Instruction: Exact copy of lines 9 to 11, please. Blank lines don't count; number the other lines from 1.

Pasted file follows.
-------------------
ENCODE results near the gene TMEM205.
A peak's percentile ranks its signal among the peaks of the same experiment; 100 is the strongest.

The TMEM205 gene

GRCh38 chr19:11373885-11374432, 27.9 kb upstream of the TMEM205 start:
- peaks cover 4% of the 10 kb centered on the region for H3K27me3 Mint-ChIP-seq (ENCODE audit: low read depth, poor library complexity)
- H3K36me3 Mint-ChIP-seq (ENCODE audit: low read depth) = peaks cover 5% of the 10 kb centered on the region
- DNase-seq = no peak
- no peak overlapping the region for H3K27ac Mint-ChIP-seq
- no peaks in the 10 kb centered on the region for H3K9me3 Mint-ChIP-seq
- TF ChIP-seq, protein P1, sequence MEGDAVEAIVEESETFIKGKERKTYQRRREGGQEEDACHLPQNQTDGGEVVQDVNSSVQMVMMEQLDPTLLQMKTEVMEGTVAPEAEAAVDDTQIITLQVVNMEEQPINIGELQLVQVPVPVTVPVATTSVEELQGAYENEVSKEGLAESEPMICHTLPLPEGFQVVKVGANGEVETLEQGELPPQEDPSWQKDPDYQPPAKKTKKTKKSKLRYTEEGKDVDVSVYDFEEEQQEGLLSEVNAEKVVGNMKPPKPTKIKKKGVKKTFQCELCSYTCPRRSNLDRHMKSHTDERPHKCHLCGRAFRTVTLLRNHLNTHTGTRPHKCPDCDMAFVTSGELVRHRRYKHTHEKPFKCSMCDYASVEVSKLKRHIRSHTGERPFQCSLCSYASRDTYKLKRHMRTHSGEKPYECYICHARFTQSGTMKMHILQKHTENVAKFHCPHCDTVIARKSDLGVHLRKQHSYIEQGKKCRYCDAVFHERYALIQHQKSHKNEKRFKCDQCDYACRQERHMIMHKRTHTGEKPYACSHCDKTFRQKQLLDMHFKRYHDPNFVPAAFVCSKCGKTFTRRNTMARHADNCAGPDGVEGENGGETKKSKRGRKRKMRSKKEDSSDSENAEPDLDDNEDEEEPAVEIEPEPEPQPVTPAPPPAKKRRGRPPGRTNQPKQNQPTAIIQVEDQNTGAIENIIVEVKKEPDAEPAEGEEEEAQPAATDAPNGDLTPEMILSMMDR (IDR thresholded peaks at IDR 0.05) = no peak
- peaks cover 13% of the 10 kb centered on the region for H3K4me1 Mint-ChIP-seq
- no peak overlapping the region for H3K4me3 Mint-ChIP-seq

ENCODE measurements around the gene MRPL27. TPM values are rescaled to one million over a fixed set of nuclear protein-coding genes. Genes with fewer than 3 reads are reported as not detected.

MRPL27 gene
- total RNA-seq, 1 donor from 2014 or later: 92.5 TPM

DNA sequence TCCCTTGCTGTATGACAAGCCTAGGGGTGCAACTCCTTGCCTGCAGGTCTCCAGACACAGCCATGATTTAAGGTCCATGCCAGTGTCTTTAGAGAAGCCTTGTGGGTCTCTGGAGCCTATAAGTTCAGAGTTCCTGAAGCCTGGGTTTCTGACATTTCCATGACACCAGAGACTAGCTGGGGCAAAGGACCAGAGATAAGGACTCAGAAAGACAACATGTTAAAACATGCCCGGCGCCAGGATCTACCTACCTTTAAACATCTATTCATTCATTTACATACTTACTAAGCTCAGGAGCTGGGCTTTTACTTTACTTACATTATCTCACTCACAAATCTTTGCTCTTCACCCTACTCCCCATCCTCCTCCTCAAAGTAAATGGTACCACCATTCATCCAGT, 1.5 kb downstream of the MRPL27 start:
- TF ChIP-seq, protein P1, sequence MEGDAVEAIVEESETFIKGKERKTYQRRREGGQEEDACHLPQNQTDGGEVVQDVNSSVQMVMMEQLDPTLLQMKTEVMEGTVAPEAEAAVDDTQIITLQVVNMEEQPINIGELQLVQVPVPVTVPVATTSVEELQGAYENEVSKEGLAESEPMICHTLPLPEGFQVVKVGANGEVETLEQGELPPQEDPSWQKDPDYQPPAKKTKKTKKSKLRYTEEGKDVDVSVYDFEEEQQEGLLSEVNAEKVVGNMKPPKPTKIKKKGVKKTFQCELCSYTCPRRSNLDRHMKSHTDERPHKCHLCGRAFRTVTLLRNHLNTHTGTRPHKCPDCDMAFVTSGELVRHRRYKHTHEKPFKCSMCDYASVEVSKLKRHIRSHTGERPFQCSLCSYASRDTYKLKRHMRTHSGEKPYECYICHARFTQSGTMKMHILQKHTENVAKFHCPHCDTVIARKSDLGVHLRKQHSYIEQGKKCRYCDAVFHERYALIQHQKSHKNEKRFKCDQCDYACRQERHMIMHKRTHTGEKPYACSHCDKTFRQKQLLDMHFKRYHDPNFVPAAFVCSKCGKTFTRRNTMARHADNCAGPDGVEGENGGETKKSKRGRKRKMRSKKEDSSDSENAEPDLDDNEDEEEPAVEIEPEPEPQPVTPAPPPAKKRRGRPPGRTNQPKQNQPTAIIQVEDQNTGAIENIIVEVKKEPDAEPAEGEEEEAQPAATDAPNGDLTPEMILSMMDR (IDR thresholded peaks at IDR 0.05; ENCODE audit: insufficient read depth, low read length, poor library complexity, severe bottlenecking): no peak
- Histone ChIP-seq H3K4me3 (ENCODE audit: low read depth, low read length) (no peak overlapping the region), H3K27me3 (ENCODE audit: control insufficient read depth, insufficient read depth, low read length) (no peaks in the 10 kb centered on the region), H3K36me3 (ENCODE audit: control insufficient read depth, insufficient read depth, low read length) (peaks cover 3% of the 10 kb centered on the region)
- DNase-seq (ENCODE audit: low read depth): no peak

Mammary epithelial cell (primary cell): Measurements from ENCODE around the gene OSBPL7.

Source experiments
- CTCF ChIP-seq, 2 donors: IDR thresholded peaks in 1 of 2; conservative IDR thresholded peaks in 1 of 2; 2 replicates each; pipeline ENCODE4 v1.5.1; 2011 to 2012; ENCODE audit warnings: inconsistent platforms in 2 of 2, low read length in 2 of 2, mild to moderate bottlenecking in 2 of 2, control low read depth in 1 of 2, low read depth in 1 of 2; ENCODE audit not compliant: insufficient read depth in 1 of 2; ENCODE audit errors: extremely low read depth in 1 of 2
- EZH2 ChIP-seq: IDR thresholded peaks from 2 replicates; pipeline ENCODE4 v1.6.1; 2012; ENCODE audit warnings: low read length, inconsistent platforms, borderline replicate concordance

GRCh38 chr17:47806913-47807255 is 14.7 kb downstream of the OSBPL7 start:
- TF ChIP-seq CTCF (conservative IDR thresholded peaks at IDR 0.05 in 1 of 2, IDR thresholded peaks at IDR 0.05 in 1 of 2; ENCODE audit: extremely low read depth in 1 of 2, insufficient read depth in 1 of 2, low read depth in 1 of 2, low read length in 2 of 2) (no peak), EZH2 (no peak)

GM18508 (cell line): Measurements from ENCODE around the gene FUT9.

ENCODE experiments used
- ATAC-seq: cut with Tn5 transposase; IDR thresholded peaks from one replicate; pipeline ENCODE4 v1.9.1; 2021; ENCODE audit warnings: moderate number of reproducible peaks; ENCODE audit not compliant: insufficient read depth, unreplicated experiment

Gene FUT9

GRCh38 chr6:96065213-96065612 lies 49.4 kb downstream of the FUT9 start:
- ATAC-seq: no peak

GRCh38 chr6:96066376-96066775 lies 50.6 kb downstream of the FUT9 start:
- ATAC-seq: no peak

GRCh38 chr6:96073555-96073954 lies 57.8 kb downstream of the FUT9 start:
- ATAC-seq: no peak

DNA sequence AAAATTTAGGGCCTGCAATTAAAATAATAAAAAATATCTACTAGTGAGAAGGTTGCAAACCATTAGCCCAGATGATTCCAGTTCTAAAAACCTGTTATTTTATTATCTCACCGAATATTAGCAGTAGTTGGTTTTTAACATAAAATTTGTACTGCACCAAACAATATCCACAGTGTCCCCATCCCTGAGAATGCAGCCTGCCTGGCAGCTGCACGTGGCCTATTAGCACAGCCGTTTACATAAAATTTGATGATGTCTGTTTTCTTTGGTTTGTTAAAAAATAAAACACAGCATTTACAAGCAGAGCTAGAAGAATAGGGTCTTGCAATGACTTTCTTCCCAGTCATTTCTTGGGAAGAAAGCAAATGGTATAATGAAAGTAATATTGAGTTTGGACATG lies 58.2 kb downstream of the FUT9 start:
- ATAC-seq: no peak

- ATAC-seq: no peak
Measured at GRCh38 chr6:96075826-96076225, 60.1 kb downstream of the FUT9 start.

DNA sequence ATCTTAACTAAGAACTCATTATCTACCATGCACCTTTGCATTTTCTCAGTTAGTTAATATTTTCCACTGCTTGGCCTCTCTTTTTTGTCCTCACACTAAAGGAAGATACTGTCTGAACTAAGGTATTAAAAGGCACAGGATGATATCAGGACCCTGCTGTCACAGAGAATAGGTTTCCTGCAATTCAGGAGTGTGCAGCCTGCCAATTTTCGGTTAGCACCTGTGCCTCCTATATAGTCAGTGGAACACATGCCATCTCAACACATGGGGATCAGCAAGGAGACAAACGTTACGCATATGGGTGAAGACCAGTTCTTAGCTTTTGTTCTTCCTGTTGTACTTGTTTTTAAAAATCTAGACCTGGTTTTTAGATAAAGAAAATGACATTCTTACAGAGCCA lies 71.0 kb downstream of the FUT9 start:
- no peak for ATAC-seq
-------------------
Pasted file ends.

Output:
- no peaks in the 10 kb centered on the region for H3K9me3 Mint-ChIP-seq
- TF ChIP-seq, protein P1, sequence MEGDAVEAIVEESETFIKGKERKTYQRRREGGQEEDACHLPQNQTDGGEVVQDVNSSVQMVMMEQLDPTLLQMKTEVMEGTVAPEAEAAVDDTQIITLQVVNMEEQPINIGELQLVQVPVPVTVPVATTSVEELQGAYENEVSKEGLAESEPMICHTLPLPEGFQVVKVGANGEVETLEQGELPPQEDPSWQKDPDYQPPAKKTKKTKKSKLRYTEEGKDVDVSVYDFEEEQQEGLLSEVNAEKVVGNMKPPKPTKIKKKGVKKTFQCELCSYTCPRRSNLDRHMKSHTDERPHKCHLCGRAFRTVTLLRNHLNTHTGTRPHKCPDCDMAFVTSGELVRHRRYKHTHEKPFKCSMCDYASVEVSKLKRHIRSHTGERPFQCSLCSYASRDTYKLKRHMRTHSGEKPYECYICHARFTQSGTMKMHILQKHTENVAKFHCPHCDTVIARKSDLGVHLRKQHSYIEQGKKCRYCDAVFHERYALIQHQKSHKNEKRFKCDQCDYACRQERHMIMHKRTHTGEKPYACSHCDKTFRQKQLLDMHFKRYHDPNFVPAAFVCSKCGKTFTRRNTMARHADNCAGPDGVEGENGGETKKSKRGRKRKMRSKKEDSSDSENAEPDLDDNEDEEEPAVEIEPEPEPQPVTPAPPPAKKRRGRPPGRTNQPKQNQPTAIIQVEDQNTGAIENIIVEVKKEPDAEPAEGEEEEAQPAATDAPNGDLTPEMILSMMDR (IDR thresholded peaks at IDR 0.05) = no peak
- peaks cover 13% of the 10 kb centered on the region for H3K4me1 Mint-ChIP-seq